A posting on evaluation.gov lists steps ahead under the Equity Learning Agenda, which was part of the recently issued report on the administration’s focus on equity in agency spending under last year’s pandemic relief law, the American Rescue Plan.
It says that the GSA will use a portion of the funding under that law to “conduct evaluations and undertake other evidence-building activities to support federal government learning. Over $10 million dollars will support a national evaluation of equitable implementation of the ARP as well as up to ten separate evaluations conducted by GSA’s Office of Evaluation Sciences, in partnership with agencies, on ARP-funded programs with equity goals. Furthermore, multiple federal agencies are prioritizing Equity Learning Agenda questions by aligning them with their own agency learning agendas.”
“Ultimately, the goal of these activities is to build a body of evidence on what key elements of the ARP helped advance equitable outcomes and to ensure the government can adopt lessons learned to prepare for future recovery efforts,” it says.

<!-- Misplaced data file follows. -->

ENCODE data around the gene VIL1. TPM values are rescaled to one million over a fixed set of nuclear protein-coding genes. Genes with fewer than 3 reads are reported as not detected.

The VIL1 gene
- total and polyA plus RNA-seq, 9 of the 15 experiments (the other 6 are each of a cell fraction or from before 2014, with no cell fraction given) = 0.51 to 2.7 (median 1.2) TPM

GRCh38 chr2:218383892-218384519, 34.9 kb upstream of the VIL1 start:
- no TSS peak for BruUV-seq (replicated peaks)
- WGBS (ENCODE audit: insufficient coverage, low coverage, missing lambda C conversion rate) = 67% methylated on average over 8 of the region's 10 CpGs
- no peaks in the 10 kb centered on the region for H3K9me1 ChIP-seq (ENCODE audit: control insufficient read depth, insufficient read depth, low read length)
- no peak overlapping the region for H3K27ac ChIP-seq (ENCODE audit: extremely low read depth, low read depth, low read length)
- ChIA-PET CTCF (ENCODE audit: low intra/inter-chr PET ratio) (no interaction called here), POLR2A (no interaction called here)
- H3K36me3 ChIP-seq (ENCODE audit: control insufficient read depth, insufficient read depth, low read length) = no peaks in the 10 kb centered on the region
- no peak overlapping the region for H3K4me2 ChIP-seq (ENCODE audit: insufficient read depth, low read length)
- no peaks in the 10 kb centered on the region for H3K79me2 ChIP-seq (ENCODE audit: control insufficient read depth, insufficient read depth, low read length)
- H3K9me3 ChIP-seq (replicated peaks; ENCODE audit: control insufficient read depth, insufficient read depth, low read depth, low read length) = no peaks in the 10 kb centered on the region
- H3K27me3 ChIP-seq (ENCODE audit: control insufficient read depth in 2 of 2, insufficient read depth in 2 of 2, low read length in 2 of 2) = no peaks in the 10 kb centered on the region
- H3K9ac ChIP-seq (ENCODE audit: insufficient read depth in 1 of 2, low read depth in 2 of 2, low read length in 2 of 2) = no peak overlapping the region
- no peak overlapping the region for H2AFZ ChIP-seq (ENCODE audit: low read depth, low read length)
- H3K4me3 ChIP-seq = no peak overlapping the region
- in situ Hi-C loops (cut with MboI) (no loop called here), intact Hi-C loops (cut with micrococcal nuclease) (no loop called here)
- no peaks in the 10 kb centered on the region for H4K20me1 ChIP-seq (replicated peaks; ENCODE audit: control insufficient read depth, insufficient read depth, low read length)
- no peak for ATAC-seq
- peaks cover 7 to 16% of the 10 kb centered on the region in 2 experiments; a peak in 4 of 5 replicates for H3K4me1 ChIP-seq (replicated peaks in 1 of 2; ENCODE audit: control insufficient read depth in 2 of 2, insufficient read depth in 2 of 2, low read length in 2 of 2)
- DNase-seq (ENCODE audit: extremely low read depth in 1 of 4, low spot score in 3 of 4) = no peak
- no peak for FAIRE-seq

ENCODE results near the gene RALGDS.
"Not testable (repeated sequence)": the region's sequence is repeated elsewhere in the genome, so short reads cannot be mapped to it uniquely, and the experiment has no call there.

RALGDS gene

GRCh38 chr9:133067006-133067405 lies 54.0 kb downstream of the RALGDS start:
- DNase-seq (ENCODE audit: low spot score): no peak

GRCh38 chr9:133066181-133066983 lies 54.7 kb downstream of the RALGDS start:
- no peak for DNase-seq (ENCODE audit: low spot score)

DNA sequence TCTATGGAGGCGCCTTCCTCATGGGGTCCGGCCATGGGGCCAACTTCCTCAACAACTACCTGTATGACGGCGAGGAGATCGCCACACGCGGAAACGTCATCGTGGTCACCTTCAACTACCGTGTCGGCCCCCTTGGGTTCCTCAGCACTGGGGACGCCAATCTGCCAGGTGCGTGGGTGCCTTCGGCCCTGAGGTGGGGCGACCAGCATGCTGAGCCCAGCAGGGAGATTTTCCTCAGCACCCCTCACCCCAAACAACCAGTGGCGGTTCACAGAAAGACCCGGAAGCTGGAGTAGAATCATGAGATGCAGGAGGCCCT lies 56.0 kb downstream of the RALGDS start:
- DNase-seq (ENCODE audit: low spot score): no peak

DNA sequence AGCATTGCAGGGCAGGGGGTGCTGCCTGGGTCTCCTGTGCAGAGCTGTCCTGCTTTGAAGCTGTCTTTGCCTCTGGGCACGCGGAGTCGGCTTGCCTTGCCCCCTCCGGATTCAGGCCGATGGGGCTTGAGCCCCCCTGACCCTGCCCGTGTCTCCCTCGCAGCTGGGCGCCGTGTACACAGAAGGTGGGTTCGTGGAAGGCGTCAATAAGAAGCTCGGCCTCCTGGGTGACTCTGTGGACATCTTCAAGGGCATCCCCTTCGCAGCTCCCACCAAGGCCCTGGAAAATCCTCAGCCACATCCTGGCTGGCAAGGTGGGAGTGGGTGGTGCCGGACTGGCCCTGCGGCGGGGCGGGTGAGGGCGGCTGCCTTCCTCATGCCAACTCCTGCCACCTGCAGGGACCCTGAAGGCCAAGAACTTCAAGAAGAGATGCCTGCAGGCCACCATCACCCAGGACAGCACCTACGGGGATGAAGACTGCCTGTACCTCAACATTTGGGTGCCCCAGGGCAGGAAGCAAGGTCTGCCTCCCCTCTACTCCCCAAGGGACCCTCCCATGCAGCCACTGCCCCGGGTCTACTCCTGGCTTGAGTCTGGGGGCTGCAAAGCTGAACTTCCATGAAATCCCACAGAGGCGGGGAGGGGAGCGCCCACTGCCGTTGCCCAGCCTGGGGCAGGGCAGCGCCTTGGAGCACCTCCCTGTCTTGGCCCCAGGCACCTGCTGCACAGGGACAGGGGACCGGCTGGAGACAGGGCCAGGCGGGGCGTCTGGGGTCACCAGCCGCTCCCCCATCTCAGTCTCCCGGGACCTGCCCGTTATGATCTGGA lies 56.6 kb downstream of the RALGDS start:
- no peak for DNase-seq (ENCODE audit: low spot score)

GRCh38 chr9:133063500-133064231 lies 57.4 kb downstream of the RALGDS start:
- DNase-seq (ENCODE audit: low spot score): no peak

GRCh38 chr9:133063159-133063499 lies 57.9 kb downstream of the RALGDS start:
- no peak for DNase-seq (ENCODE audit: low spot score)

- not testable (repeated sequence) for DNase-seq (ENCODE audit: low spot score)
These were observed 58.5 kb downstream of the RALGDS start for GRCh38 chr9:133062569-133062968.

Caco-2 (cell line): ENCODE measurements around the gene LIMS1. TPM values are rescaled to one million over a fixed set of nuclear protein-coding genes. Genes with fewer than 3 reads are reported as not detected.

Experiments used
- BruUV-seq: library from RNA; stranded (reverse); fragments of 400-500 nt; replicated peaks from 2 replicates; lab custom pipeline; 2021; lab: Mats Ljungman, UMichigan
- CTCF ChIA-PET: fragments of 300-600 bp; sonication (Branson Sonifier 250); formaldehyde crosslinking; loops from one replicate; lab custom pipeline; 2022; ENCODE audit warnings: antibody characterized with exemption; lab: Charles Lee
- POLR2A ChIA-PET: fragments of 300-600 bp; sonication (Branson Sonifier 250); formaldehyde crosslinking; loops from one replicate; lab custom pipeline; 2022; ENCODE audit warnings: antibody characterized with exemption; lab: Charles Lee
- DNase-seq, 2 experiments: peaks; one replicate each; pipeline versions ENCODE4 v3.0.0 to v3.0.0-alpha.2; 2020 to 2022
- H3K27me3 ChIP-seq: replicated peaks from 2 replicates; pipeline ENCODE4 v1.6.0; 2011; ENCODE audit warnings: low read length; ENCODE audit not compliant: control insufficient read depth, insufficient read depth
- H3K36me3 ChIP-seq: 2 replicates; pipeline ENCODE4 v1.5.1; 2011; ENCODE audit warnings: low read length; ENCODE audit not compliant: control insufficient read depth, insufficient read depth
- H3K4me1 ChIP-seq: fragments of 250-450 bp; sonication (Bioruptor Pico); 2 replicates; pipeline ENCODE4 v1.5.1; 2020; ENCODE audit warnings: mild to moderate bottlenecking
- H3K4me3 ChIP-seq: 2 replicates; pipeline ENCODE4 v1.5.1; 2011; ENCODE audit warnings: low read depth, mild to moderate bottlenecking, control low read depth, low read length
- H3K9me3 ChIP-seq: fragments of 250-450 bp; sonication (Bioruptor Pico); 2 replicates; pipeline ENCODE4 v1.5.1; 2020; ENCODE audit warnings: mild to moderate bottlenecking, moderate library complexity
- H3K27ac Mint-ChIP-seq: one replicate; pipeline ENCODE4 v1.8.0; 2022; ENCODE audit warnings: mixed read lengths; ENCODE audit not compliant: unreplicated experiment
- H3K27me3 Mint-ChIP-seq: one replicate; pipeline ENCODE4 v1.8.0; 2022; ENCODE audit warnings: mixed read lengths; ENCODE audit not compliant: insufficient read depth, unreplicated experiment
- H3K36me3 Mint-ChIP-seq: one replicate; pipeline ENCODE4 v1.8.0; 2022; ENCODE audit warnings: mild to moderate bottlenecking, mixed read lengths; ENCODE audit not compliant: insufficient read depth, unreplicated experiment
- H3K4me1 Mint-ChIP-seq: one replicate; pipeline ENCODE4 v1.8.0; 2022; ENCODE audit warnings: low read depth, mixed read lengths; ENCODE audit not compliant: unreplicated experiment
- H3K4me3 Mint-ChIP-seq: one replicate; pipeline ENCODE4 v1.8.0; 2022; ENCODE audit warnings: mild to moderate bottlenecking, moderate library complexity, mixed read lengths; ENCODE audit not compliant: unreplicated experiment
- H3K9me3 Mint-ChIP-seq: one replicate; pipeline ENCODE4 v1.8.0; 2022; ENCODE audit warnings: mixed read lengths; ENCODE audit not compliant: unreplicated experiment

Key questions to be answered, it said, include to what extent did ARP investments support equitable outcomes for those they were designed to serve, what strategies contributed to equitable outcomes, and where are different strategies needed.
It adds: “The Equity Learning Agenda also provides selected examples of how these overarching questions may be applied to various ARP investments and includes questions that focus on exploring which specific implementation strategies contributed to achieving equitable outcomes through ARP-funded programs. For example, questions explore the role of government efforts to increase awareness and access to various ARP-funded programs, including among underserved individuals and communities.
“While the Equity Learning Agenda is intended to inform the direction of federally funded ARP equity-related research and analysis, we also hope that it serves as an invitation to academics, researchers, community organizations, state and local governments, philanthropy, and others to generate evidence about how to build an equitable recovery,” it says.